There is a quote attributed to Enrico Fermi on what characteristics were common to Nobel Prize winners: "I can't think of a single one. Not even intelligence." While there's no solid evidence he really said that (people have attributed it to two different pages of an old physics journal), I like to believe he did because it's humorously bitchy. Oh no you din'nt, father of the nuclear reactor!
"Oh I went there."
The point is, geniuses tend to only be geniuses on one subject. Just as you don't ask Peyton Manning for soccer tips, you don't ask a veterinarian to do your prostate exam. And you really don't want to ask William Shockley about genetics.
Talked Out Of His Ass About: Genetics
William Shockley was probably named by the same people that write Batman comics, because he invented the transistor.
Rejected names: John Electron, Brian Semiconductor.
The transistor became the basis of a new invention called the "computer" which I suspect those of you reading this may be familiar with.
After a failed attempt at running a business, he became a professor at Stanford, which was more than happy to take on a Nobel Prize winner. While he enjoyed the job, he apparently had way too much spare time to think about non-physics related things. Like eugenics.
He decided that intelligence is determined by our genes, which most people agree is partially true. Then he decided that black people had less of these good genes, and it all went to hell. Highlights of his self-destructing career path include a Senate campaign on the platform of sterilizing people with sub-100 IQs, and becoming the only Nobel Prize winner to answer a call for donations to a superbaby sperm bank.
According to IMDB, he also played a rapist in Showgirls. Movie makeup is amazing these days!
Robert Graham, the founder of the sperm bank, sent out invitations to 25 or so Nobel Prize winners as part of a mission to encourage reproduction of the best and brightest before the world was flooded with morons. Three actually participated but none admitted it except for Shockley, who also added that the Nobel winners that refused to donate should be ashamed. Graham advertised his... product... as a selection of "the choicest genes... above average is not enough." For some reason, the public responded negatively to this, forcing Shockley to, uh, pull out, so to speak. Someone out there was buying though, because the bank stayed in business for 19 years.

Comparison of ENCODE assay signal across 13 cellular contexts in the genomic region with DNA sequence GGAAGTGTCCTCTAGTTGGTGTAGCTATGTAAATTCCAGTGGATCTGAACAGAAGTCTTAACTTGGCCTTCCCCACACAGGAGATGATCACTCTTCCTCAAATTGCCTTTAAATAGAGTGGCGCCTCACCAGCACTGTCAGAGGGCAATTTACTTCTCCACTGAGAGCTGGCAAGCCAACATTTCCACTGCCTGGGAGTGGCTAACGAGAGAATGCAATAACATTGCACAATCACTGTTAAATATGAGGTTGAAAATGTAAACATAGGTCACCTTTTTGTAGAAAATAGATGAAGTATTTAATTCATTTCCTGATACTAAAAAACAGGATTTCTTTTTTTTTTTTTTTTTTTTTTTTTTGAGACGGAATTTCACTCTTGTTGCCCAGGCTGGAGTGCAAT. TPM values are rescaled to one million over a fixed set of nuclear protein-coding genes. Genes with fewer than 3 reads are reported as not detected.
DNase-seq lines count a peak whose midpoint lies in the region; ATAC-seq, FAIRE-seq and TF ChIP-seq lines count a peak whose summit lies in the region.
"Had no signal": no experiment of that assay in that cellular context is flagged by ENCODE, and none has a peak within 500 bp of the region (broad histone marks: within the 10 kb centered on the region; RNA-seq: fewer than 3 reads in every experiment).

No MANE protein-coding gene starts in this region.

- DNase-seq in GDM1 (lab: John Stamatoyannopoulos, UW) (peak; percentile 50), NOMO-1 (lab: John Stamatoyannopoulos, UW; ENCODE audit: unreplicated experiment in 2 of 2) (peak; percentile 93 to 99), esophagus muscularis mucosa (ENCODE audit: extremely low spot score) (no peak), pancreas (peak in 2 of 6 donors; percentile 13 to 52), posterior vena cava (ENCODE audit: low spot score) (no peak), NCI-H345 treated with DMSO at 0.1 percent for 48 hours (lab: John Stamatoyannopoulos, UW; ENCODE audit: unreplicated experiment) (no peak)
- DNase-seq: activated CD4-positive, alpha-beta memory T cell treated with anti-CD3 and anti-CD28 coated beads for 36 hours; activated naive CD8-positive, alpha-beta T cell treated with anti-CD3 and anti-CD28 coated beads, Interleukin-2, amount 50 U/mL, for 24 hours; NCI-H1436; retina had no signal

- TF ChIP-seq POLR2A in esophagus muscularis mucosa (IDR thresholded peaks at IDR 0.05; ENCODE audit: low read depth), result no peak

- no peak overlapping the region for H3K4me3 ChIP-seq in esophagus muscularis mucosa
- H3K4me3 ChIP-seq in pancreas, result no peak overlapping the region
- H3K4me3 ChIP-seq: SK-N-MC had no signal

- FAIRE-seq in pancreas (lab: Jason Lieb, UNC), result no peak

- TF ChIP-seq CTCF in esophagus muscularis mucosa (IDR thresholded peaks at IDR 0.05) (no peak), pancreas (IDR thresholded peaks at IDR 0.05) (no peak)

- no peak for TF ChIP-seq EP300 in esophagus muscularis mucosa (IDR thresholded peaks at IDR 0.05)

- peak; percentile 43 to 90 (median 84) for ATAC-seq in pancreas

And who could blame him for wanting to spread his sexy superhero genes?
As he saw it, all the hubbub was because everyone was misunderstanding his views, blowing it out of proportion when he said innocent things like, "If you found a breed of dog that was unreliable and temperamental, why shouldn't you regard it in a less favorable light?" Communication issues aside, he literally did want to reduce the black population and sterilize low-IQ people, and all his care in selecting interviewers and tape-recording every conversation did nothing to clear up the "misunderstandings" he thought were causing his problems.
How did this affect his career? Well, Stanford really didn't do anything about it except let him keep on keeping on, even making him a professor emeritus when he retired (about 10 years after he started airing his views on eugenics). That's Latin for a retired professor who is so awesome that he will be given an honorary title for the rest of his life and will always have a home at Stanford.
Yes, it's really called Leland Stanford Junior University. One of the more useful facts I learned at Berkeley.
The protection of Stanford aside, very few others wanted anything to do with Shockley as the years went by. He died an outcast, which is a little sad considering those who knew him paint a picture of a guy who was not a horrible man, but just... really clueless about anything that was not a transistor.